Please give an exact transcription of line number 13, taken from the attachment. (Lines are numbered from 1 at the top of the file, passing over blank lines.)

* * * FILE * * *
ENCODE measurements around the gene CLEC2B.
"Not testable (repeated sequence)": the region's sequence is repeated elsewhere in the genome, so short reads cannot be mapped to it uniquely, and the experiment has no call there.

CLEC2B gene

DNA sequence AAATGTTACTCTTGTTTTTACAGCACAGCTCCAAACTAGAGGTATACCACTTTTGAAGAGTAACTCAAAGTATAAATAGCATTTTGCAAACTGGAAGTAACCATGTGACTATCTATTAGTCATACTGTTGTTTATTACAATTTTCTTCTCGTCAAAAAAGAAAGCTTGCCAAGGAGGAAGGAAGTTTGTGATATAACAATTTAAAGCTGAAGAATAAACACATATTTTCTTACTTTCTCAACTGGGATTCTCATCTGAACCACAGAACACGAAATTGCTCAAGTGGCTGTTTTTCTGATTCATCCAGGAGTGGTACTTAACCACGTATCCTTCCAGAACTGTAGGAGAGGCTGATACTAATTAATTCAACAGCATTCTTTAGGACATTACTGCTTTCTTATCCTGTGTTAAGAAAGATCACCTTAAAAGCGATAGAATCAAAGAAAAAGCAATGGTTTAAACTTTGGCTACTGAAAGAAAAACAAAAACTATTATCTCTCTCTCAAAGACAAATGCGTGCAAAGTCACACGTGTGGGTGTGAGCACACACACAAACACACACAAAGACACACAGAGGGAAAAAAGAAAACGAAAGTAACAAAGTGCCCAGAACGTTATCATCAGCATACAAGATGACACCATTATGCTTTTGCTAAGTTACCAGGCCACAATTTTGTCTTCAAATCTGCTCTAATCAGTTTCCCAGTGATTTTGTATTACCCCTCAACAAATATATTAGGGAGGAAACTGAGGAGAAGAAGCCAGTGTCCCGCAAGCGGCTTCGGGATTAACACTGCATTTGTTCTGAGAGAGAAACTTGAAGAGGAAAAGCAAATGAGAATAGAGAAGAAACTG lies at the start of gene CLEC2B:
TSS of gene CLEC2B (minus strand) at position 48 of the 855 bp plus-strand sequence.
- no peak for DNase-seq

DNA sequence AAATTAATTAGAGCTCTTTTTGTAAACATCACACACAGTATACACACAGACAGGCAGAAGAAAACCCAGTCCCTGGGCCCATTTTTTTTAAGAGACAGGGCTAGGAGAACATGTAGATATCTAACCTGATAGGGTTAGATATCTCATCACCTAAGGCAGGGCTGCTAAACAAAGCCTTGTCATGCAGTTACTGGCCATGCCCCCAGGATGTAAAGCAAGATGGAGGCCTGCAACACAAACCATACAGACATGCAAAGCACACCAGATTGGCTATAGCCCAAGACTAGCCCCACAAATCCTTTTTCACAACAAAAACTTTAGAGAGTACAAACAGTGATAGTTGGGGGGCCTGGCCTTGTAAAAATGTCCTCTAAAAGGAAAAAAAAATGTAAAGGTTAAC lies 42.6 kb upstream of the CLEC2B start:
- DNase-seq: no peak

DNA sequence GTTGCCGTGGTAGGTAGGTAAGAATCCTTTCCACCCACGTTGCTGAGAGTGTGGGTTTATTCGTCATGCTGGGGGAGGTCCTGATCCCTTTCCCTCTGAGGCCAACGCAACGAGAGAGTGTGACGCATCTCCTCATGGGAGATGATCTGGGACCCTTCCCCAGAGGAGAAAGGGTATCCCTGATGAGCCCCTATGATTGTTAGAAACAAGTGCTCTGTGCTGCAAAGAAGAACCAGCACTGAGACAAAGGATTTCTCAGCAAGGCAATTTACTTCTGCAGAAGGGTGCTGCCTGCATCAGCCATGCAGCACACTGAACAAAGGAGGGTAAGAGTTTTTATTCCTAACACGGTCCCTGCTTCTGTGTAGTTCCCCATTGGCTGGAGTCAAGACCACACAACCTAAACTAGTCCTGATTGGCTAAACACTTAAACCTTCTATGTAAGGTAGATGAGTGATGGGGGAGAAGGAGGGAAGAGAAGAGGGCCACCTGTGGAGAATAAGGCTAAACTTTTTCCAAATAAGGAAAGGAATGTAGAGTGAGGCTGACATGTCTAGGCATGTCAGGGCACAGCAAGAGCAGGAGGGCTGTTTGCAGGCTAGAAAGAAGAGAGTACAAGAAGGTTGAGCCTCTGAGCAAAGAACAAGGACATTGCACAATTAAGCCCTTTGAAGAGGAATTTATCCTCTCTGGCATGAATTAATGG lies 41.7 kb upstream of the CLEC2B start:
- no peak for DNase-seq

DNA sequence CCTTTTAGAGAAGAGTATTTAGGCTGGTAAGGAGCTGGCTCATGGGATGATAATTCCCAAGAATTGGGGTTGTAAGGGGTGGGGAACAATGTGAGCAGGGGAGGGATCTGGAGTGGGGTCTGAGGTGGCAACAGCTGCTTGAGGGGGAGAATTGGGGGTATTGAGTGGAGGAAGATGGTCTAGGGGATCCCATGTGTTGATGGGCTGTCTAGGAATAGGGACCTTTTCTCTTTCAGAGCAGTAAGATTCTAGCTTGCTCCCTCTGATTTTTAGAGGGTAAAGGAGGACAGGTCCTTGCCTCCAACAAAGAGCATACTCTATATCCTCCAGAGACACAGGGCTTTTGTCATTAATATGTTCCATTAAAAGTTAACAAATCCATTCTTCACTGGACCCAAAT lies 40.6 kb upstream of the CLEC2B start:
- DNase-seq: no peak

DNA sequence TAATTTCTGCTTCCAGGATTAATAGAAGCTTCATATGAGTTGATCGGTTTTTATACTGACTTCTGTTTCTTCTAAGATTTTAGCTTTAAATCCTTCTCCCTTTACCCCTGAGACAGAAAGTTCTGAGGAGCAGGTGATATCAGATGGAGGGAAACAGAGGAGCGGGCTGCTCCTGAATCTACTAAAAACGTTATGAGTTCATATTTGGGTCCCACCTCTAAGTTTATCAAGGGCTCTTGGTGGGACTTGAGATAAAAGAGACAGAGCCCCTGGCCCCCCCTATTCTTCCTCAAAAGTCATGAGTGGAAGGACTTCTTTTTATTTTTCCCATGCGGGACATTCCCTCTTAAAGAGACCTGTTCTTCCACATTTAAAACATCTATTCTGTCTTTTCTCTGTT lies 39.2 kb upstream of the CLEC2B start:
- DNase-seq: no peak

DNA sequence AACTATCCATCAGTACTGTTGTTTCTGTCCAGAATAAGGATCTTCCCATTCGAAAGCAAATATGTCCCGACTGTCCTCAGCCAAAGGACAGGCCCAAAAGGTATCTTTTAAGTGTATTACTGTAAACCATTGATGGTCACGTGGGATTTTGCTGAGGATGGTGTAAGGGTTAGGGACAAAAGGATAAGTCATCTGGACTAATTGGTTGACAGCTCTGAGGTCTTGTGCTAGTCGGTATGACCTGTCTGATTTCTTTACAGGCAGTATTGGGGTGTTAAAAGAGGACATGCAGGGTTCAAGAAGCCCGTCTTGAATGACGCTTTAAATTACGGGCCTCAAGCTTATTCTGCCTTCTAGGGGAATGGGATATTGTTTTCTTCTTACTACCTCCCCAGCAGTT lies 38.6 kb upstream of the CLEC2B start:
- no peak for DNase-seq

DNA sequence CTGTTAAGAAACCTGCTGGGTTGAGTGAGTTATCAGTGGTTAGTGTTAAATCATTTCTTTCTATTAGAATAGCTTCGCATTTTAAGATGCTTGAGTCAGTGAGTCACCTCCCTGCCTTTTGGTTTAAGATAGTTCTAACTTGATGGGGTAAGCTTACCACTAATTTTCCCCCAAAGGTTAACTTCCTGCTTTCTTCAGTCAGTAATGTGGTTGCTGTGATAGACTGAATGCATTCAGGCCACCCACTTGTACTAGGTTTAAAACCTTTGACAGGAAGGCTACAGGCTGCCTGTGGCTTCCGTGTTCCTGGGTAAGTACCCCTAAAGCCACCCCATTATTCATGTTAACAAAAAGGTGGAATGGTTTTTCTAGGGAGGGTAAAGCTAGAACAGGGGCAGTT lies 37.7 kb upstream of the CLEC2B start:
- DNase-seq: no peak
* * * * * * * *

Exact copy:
DNA sequence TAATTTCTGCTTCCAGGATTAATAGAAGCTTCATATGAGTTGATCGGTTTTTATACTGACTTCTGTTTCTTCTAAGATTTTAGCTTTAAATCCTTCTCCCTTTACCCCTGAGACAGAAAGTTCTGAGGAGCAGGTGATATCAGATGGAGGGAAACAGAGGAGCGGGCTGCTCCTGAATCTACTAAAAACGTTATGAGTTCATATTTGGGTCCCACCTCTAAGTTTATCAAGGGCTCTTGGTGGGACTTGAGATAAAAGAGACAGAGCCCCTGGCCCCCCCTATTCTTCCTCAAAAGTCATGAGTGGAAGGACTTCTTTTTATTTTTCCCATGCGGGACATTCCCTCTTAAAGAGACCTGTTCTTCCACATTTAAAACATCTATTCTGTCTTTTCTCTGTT lies 39.2 kb upstream of the CLEC2B start: